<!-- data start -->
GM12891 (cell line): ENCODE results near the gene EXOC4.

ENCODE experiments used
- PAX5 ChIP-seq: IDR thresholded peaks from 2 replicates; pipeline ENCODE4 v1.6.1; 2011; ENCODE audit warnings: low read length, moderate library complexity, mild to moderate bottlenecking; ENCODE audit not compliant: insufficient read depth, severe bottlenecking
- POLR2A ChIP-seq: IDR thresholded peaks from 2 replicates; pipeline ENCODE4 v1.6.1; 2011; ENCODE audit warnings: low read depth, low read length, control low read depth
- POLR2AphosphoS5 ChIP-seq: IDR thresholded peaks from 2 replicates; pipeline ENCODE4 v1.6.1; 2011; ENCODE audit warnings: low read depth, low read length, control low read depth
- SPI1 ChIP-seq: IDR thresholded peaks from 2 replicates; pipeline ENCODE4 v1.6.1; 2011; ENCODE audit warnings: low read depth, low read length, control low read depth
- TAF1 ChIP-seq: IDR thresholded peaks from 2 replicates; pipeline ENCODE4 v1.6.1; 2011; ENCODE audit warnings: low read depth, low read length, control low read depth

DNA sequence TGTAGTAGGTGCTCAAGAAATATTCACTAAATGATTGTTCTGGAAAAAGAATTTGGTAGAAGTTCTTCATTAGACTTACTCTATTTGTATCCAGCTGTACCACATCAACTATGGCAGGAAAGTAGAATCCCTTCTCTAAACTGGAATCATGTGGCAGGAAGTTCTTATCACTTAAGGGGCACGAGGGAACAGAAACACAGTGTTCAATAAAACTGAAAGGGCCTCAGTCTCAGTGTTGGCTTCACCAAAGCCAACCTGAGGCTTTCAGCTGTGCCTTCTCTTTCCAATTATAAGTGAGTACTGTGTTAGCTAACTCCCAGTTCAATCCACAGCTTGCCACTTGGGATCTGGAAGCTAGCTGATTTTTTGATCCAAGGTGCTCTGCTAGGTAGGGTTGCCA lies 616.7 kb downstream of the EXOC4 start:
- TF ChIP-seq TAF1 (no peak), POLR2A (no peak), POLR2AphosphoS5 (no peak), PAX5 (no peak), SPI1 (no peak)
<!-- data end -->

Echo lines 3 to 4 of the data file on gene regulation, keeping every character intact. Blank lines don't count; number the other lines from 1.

- PAX5 ChIP-seq: IDR thresholded peaks from 2 replicates; pipeline ENCODE4 v1.6.1; 2011; ENCODE audit warnings: low read length, moderate library complexity, mild to moderate bottlenecking; ENCODE audit not compliant: insufficient read depth, severe bottlenecking
- POLR2A ChIP-seq: IDR thresholded peaks from 2 replicates; pipeline ENCODE4 v1.6.1; 2011; ENCODE audit warnings: low read depth, low read length, control low read depth